I moved recently from Bountiful to Salt Lake City in a move that I hope is a good thing (a little too late to change it now, though). Even though I'm very used to moving, it's starting to get real old. If I didn't hear nearly every step my upstairs neighbors make, I would probably think about staying where I am for a very long it is I'll fulfill my lease and then probably seek greener pastures.

This move was an interesting one for me. I employed a new technique that I call the "commute move". I work in Farmington, which is north of Bountiful and so on my way home to SLC (south of Bountiful), I would stop in and move a little each day as I commuted home. I had about three weeks between when I was able to get into my new place and when I had to be out of my old one.

You'd think that if I did a little each day it would make things pretty easy, right? Wrong. If you thought that, you don't know me very well. True, I'd stop by the old place everyday but most of the time I'd walk in and look around and think, "yeah I can do this later." And then walk out. This led to a pretty busy couple of days at the end of the month.

While I was packing and cleaning my room, I found a variety of things. Lucky you, I'm going to tell you some of the things I found.

- Approximately $5.57 in loose change.
How do all those coins get all over the place? It's especially weird seeing as I rarely use cash (I've been through two debit cards in the last 6-8 months...they just wear out). Stranger still is that there were a lot of quarters, easily the most valuable of commonly used coins. I'm not complaining about finding this loot, I just think it's strange that there was that much of it.

- Mission letters
Not just letters I sent while on my mission, but also letters and cards I received. I initially threw them all away (I was just trying to get rid of stuff that I was tired of carrying around). But, after getting them all into the garbage bag I felt bad, so I pulled them all out and decided to keep them. I'm glad I did. I read some of them and felt uplifted by some of the things I read from my family. It was a much needed pick-me-up. I hope to put them all together in some kind of scrapbook. Maybe I can get the Relief Society to do an Enrichment activity and invite me. That would accomplish more than one purpose.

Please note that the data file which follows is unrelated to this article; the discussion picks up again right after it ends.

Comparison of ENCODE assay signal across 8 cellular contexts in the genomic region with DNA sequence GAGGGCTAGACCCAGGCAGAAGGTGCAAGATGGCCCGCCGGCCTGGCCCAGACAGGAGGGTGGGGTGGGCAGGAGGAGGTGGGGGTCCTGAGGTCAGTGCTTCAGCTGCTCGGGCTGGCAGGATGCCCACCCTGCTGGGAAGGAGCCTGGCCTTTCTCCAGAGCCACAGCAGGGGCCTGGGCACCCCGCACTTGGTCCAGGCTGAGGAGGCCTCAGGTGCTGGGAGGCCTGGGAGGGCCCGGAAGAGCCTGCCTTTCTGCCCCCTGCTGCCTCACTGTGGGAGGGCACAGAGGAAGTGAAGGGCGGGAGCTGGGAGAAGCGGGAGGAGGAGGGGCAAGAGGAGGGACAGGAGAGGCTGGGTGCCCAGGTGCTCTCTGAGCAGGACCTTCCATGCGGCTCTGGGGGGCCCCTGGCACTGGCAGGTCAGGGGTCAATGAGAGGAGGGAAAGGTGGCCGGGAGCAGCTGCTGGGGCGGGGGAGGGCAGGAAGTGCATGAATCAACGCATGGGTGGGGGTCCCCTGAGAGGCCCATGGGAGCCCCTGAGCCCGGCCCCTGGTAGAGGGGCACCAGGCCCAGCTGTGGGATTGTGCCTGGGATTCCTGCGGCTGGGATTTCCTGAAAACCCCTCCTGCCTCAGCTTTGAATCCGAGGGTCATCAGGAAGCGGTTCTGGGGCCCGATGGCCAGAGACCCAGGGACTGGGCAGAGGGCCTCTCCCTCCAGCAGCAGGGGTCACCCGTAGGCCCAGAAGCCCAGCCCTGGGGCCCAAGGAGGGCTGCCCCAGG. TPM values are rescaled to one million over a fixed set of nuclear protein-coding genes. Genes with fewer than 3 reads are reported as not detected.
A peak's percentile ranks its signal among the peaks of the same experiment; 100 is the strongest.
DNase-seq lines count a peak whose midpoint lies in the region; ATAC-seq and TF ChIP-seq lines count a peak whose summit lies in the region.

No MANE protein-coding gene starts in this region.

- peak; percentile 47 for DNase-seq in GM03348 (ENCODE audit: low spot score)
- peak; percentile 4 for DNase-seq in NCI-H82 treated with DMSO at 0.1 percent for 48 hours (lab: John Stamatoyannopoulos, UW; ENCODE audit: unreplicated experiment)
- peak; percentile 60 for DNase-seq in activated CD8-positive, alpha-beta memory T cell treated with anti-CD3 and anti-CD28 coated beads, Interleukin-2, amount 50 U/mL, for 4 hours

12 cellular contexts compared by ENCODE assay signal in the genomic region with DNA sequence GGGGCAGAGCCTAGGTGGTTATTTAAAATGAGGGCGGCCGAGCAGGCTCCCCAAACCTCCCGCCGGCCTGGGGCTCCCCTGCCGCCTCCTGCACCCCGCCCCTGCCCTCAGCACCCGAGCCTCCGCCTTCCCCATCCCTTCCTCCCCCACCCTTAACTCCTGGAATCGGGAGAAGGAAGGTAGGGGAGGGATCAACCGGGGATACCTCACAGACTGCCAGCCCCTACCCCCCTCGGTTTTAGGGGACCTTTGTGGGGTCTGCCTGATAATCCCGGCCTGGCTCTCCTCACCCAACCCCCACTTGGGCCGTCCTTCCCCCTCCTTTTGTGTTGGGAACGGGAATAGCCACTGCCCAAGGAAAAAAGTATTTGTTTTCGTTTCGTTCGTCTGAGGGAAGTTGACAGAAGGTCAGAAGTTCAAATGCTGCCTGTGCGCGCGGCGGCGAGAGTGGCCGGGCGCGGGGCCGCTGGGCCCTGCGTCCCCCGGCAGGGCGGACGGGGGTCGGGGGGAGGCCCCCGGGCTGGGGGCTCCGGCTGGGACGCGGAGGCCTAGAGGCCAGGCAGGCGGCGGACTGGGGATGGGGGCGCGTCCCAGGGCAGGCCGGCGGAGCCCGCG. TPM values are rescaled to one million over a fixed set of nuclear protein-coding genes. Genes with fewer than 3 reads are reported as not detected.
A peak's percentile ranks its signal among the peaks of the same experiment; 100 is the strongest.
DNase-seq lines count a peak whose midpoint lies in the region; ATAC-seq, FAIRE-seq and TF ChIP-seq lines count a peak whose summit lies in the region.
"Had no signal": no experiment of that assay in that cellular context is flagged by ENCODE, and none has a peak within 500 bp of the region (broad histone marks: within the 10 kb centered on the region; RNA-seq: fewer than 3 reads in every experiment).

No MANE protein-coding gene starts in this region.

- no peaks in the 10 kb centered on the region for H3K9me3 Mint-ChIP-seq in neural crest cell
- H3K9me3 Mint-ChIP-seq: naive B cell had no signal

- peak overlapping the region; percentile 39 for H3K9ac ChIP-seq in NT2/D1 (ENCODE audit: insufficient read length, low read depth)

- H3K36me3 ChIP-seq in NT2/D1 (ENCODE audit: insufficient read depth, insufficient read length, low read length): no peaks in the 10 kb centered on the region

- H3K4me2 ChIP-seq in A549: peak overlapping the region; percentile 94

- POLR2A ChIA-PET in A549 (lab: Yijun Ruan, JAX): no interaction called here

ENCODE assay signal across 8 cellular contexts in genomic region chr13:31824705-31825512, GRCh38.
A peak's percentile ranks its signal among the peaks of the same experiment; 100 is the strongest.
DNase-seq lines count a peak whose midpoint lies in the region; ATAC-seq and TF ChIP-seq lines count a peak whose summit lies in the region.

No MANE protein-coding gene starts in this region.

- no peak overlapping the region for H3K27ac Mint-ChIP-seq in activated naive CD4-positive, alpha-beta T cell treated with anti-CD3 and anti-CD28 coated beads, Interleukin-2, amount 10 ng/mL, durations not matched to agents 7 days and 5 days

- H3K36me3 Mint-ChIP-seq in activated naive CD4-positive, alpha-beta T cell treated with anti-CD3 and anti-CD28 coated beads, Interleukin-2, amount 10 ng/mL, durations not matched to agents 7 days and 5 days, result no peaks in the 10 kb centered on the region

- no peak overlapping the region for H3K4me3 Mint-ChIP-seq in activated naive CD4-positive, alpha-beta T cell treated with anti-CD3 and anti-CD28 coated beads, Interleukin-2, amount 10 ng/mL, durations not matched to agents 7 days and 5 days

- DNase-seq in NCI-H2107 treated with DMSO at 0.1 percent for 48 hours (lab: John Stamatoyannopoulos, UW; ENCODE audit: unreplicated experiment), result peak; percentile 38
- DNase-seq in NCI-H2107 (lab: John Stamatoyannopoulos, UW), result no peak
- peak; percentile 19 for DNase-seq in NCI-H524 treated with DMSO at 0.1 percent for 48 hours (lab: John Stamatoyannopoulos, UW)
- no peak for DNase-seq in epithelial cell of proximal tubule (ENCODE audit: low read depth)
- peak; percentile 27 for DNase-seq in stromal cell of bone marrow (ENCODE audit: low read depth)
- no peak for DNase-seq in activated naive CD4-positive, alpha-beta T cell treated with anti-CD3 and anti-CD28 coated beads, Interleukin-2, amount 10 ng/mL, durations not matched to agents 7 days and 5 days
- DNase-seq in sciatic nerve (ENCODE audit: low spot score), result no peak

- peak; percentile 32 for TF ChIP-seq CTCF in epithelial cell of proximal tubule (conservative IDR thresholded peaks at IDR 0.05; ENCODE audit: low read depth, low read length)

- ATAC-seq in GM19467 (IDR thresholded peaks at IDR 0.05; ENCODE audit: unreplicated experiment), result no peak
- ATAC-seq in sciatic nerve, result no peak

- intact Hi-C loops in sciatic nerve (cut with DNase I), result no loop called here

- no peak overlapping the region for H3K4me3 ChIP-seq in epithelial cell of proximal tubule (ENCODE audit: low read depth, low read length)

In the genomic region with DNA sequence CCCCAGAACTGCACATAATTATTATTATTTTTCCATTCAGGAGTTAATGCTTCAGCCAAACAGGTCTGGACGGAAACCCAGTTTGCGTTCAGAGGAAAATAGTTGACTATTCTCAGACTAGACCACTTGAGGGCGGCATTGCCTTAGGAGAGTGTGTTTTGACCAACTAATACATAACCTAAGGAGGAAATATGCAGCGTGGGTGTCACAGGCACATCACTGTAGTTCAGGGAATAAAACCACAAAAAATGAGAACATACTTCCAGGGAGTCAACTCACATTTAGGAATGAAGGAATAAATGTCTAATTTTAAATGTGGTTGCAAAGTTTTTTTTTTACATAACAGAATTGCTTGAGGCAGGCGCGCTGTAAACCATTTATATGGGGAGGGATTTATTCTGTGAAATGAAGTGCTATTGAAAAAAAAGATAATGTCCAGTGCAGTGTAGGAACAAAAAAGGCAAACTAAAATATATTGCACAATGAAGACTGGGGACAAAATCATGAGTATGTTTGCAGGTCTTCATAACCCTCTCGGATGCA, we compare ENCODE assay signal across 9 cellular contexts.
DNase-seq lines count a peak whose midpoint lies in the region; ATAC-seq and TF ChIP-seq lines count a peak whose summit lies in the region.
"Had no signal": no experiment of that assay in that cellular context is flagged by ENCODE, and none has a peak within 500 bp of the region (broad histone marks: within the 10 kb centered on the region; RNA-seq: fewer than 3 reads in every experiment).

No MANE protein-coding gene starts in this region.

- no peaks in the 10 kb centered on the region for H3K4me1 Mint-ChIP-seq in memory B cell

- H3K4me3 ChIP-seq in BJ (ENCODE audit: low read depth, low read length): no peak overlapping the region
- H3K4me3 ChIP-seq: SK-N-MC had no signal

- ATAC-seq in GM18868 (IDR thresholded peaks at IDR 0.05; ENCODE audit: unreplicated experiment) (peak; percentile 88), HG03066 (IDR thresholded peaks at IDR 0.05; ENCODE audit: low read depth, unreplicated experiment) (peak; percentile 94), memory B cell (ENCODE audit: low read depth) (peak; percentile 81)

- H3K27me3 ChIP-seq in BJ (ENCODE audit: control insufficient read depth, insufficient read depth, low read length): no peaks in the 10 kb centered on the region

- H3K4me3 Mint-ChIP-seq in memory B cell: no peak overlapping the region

- A letter I wrote as a secret admirer
I used to have the biggest crush on a girl who lived a couple doors down from me. Apparently I used to be a Casanova in my younger days. I wrote this girl a letter, complete with a poem using phrases like "makes my heart flutter" and other equally cheesey lines. Obviously the letter never got delivered. I guess I was a chicken Casanova.

- Pictures
Lots and lots of pictures. Some of me, some of family and some of things that I have no idea what they are or why they were significant to photgraph. I kept the ones that had people in it and tossed the ones that I had no idea what they were of. I figured I didn't know what they were (or even that they existed) and why I had them, so I got rid of them.

- Dryer sheets
Seriously, where do these things come from?! I thought I was pretty good about throwing them away after doing laundry, but I guess I wasn't as good as I thought I was. I threw them away for good. Maybe next time I move I can find another 30-40 of them.

- Pinewood Derby Cars
I found every Pinewood Derby Car my dad and I made - there were three of them (we used one twice) and they were all the same design but with different paint jobs. When you've got a good thing going, you stick with it. I had some success with these cars when I was a Cub Scout. My first year, I (read: my dad) placed third in a tri-city Pinewood Derby meet. Not too bad. This was also about the same time I won the school spelling bee for my grade. Good times. I think I peaked around this time as well.

- Missing socks
You know when you do laundry and end up with incomplete pairs of socks. It happens to everyone. When you move, you'll find them. All of them. But you won't be able to do anything with them because you've already thrown the mates away. Perfect. I don't like mixing old socks with new socks. The new socks are softer and I have to have the same softness on each foot or I get moody. You don't want to see me moody.

Tuesday, December 2, 2008

Just a bit longer...

Thanks to all you who continue to check my blog even though I've not written anything for a while. The counter thing on this page isn't counting very fast, but it's counting which tells me there are some people checking in.

I have some stuff coming (not that it's super important) but I'm all written out right now from school. I was going to get a blurb in earlier as a release for me, but I got burned out before I could start.

Just a little bit longer. Sorry folks.